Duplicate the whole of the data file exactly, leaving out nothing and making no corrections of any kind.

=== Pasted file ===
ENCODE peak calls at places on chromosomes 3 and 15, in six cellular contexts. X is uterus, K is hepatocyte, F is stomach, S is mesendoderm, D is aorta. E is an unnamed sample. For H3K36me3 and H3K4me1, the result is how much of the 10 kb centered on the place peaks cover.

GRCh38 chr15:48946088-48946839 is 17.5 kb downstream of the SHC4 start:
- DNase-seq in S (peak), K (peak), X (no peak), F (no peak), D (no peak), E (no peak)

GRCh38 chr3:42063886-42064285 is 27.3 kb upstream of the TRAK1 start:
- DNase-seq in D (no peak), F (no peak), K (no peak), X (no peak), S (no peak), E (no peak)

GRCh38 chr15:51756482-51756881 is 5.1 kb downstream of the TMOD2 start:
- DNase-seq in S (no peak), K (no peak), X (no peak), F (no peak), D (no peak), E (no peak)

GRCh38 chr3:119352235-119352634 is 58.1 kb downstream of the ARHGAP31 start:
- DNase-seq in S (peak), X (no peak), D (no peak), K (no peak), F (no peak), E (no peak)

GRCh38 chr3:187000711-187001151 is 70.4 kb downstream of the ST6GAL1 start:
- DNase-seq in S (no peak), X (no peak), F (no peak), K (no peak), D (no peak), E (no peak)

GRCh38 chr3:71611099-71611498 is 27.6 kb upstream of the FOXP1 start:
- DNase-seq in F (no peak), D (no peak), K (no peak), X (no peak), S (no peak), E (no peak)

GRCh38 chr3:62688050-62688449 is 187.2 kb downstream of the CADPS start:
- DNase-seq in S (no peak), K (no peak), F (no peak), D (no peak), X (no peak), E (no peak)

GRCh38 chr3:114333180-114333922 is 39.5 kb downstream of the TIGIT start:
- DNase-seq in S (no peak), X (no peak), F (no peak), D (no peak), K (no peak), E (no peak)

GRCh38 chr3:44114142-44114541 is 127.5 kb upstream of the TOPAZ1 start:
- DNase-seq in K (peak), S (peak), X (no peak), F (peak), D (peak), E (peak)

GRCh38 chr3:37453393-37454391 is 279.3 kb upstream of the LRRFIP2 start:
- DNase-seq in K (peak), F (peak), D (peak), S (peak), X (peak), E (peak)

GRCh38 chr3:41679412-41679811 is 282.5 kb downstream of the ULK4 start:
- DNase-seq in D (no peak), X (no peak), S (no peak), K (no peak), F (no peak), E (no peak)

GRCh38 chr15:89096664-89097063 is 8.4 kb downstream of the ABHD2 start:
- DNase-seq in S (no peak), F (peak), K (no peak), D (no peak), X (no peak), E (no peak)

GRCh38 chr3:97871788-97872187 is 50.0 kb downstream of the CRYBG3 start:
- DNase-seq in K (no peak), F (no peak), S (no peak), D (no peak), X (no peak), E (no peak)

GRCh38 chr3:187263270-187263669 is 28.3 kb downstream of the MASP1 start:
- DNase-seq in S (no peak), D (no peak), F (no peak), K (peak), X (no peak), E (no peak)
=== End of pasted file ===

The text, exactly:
ENCODE peak calls at places on chromosomes 3 and 15, in six cellular contexts. X is uterus, K is hepatocyte, F is stomach, S is mesendoderm, D is aorta. E is an unnamed sample. For H3K36me3 and H3K4me1, the result is how much of the 10 kb centered on the place peaks cover.

GRCh38 chr15:48946088-48946839 is 17.5 kb downstream of the SHC4 start:
- DNase-seq in S (peak), K (peak), X (no peak), F (no peak), D (no peak), E (no peak)

GRCh38 chr3:42063886-42064285 is 27.3 kb upstream of the TRAK1 start:
- DNase-seq in D (no peak), F (no peak), K (no peak), X (no peak), S (no peak), E (no peak)

GRCh38 chr15:51756482-51756881 is 5.1 kb downstream of the TMOD2 start:
- DNase-seq in S (no peak), K (no peak), X (no peak), F (no peak), D (no peak), E (no peak)

GRCh38 chr3:119352235-119352634 is 58.1 kb downstream of the ARHGAP31 start:
- DNase-seq in S (peak), X (no peak), D (no peak), K (no peak), F (no peak), E (no peak)

GRCh38 chr3:187000711-187001151 is 70.4 kb downstream of the ST6GAL1 start:
- DNase-seq in S (no peak), X (no peak), F (no peak), K (no peak), D (no peak), E (no peak)

GRCh38 chr3:71611099-71611498 is 27.6 kb upstream of the FOXP1 start:
- DNase-seq in F (no peak), D (no peak), K (no peak), X (no peak), S (no peak), E (no peak)

GRCh38 chr3:62688050-62688449 is 187.2 kb downstream of the CADPS start:
- DNase-seq in S (no peak), K (no peak), F (no peak), D (no peak), X (no peak), E (no peak)

GRCh38 chr3:114333180-114333922 is 39.5 kb downstream of the TIGIT start:
- DNase-seq in S (no peak), X (no peak), F (no peak), D (no peak), K (no peak), E (no peak)

GRCh38 chr3:44114142-44114541 is 127.5 kb upstream of the TOPAZ1 start:
- DNase-seq in K (peak), S (peak), X (no peak), F (peak), D (peak), E (peak)

GRCh38 chr3:37453393-37454391 is 279.3 kb upstream of the LRRFIP2 start:
- DNase-seq in K (peak), F (peak), D (peak), S (peak), X (peak), E (peak)

GRCh38 chr3:41679412-41679811 is 282.5 kb downstream of the ULK4 start:
- DNase-seq in D (no peak), X (no peak), S (no peak), K (no peak), F (no peak), E (no peak)

GRCh38 chr15:89096664-89097063 is 8.4 kb downstream of the ABHD2 start:
- DNase-seq in S (no peak), F (peak), K (no peak), D (no peak), X (no peak), E (no peak)

GRCh38 chr3:97871788-97872187 is 50.0 kb downstream of the CRYBG3 start:
- DNase-seq in K (no peak), F (no peak), S (no peak), D (no peak), X (no peak), E (no peak)

GRCh38 chr3:187263270-187263669 is 28.3 kb downstream of the MASP1 start:
- DNase-seq in S (no peak), D (no peak), F (no peak), K (peak), X (no peak), E (no peak)